Love, care and vegetables

Love, care and vegetables

Lush food gardens set up by an Oxfam partner have been a lifeline for communities in Matabeleland, Zimbabwe, in the recent economic hardships.

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The Matobo district of Matabeleland has some of the world’€™s most spectacular scenery, full of massive granite boulders balancing in improbable formations and with views so breathtaking that Cecil John Rhodes insisted on being buried there.

It is also home to some incredibly resourceful people, determined to take the lemons life has handed them and make lemonade. The area is traditionally arid but has become even drier in the past decade, with drought following drought, putting strain on communities whose primary livelihood is agriculture.

Tshelenyemba village is on the banks of the Shashane, a ‘€œsand river’€ that flows for only a few weeks a year, forcing people to dig beneath the sand to extract water in the dry season. Yet the Bhekimpilo (‘€œcare for health/life’€) food garden is an oasis of lush greenery, filled with tender veggies and delicious fruit. The project is the brainchild of the Dabane Trust, an Oxfam partner which aims to ensure the community not only has a sustainable supply of food but also takes charge of their own health, particularly around HIV. We grow the gardens so we can have a better life,’€ says Attah Moyo, the chairperson of the garden project.

‘€œWe used to each have our own garden with brushwood fences but the animals used to destroy them and eat our crops. Now we all farm in one big garden that has a proper wire fence, so our crops are safe.’€

The project has also introduced a well point and hand pump that allows water to be drawn up from the riverbed to irrigate the gardens.Aggie Ncube, a member of the project, explains how they have planted spinach, carrots, beetroot, onions, sweet potatoes and oranges. ‘€œThese veggies have helped us so much. Look at my skin,’€ she says with a wink. ‘€œI am looking good!’€

‘€œWe now eat fresh vegetables every day so we don’€™t have to buy from the shops. I can use that money to send my children to school and buy uniforms. We also donate some of our crops to people living with HIV and to the local schools,’€ she adds.

The project also provides training on HIV and gender to its members. ‘€œI learned that we need to know our status, which foods we should eat and also about using condoms,’€ says Silendeni Mvundla. ‘€œIt is difficult to talk about condoms with our husbands but because this is about our life and that of our children, we speak to them and agree to test [for HIV]’€.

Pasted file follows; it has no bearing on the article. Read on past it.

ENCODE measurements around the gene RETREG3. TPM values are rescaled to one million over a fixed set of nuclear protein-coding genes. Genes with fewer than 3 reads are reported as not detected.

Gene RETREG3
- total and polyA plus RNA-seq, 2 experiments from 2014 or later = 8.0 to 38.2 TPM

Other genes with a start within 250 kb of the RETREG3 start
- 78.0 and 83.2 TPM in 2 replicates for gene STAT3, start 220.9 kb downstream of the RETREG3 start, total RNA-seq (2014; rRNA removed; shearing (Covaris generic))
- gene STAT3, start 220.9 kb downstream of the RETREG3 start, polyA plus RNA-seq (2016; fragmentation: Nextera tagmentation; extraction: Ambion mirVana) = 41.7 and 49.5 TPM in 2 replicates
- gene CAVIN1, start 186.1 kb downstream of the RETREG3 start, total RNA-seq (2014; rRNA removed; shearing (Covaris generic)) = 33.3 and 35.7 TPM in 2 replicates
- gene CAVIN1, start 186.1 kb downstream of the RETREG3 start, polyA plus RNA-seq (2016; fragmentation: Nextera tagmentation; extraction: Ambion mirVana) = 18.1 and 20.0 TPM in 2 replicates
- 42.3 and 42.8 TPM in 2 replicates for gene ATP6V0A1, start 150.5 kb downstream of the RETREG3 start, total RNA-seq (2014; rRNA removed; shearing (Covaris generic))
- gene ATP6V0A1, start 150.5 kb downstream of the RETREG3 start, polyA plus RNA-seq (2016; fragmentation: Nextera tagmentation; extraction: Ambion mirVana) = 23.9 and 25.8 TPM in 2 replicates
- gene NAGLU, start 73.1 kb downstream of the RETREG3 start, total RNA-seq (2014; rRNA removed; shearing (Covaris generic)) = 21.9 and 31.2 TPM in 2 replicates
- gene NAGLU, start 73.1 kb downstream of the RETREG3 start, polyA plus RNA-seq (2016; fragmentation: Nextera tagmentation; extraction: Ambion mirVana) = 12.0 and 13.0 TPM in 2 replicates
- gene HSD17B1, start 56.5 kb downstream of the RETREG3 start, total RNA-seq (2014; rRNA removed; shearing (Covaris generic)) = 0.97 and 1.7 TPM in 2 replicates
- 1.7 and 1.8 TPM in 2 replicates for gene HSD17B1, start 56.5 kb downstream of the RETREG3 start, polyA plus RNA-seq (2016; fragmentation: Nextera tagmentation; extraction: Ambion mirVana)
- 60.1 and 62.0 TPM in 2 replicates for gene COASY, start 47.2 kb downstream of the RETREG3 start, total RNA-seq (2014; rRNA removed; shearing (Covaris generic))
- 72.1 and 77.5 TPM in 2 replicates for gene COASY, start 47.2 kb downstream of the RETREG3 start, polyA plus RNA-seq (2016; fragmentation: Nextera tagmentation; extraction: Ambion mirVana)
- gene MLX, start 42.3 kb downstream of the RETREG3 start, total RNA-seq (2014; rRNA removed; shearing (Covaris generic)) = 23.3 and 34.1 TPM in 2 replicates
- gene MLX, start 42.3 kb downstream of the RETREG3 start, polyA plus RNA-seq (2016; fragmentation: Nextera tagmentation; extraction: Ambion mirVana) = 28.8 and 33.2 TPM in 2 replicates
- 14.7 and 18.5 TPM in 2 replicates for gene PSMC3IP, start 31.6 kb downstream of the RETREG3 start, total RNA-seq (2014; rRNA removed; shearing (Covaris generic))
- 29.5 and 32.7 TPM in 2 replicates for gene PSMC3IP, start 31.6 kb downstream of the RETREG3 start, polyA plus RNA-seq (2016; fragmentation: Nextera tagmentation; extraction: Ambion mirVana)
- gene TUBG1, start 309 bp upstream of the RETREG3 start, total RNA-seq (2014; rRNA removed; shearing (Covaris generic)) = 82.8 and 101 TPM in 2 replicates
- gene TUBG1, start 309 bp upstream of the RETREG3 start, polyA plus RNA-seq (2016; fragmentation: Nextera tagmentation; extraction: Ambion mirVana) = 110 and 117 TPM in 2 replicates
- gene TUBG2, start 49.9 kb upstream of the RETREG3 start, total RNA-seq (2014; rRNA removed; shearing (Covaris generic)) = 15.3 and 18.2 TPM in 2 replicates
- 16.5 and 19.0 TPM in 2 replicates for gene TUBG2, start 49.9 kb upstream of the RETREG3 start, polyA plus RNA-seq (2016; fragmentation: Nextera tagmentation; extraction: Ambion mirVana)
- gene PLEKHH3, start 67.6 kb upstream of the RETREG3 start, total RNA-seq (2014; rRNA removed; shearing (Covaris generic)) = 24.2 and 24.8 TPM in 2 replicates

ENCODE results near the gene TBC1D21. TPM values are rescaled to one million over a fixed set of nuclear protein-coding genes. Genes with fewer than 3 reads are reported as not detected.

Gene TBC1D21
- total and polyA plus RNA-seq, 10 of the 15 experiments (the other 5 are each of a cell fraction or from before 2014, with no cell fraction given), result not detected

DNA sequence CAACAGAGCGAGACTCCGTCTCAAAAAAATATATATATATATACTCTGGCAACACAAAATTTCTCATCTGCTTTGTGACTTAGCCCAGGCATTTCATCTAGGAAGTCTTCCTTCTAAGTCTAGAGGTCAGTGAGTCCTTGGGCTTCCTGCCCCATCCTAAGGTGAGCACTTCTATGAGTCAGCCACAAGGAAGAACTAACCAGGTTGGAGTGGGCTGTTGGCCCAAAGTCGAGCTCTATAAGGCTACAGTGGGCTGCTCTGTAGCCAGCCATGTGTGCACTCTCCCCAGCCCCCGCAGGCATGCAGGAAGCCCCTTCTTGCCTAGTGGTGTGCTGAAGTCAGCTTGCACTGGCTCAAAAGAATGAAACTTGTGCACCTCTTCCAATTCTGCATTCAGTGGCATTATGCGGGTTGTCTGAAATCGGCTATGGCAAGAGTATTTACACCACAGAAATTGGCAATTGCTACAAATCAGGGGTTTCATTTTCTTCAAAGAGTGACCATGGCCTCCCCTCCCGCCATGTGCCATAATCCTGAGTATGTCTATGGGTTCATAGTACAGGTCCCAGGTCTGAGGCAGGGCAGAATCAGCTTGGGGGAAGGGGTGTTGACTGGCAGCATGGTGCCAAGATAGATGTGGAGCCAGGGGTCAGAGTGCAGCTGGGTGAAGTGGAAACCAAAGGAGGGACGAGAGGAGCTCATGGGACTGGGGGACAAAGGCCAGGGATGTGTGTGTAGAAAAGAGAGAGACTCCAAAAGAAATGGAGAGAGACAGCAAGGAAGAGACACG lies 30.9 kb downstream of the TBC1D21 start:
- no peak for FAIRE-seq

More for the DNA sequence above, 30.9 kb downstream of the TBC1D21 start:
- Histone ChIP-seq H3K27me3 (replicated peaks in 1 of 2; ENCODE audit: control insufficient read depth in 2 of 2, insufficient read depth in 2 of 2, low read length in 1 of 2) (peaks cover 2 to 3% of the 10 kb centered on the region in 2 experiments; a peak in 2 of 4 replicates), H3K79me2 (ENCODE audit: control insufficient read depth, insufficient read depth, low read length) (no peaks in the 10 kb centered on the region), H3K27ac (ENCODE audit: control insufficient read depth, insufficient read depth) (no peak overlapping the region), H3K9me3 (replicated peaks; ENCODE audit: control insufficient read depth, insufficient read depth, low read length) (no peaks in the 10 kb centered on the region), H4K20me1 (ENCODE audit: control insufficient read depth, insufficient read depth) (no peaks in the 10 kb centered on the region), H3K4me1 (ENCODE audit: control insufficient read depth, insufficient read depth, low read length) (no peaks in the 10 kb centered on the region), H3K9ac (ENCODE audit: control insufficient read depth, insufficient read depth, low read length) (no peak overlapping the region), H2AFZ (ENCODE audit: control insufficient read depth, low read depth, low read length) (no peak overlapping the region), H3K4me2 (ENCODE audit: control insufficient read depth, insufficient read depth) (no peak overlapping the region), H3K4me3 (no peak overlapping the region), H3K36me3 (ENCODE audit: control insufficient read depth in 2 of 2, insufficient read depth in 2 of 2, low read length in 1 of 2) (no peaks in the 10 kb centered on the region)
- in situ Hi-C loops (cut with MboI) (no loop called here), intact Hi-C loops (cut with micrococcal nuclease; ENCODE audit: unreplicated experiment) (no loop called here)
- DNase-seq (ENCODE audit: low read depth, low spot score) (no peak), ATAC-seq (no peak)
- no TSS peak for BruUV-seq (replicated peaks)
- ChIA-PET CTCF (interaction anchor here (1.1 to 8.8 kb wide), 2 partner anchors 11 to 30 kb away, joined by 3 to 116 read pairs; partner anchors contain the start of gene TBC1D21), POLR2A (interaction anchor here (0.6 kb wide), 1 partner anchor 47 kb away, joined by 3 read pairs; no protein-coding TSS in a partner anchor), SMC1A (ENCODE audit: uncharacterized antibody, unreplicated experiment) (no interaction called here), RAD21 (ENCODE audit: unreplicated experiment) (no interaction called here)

Her friend Chipo Sibanda chips in proudly: ‘€œOur men have been empowered now, so they can go test!’€

A couple of kilometres down the road is the Mpumelelo (‘€œprogress’€) garden, another Dabane Trust project. For the members of this community the garden has been a lifeline in the recent economic hardships. ‘€œEven though it has been difficult times in Zimbabwe, we have been able to feed ourselves and also to help our neighbours and extended family,’€ says Medium Maphosa, chairman of the project.

The project has also provided a buffer for the community after the collapse of the Zimbabwe dollar and the adoption of the US dollar, a move that saw many rural communities struggling to access hard currency to buy basic commodities.

‘€œIt is difficult to get that currency so I am lucky I had vegetables to sell. Last year I grew lots of very nice tomatoes, so I could buy sugar and tea and pay for school fees. I have five children at school but I have been able to pay their fees even in these difficulties,’€ says Teresa Ncube.

The project also allows the community to care for people affected by HIV. ‘€œThere are so many orphans and old people so we are able to provide them with vegetables, we help with household chores like cleaning and we also provide moral support,’€ explains Linda Moyo.

Community members say the training provided by Dabane Trust on HIV/Aids has helped the community face issues of stigma and allowed them to rally around and provide support to those who need it.

‘€œHIV has affected so many people, not just physically but emotionally,’€ says Sibusisiwe Nkomo. ‘€œWe take them food to ensure they eat properly, but we also make sure they feel loved and cared for.’€

Used with permission. http://www.oxfamblogs.org/southernafrica/?p=545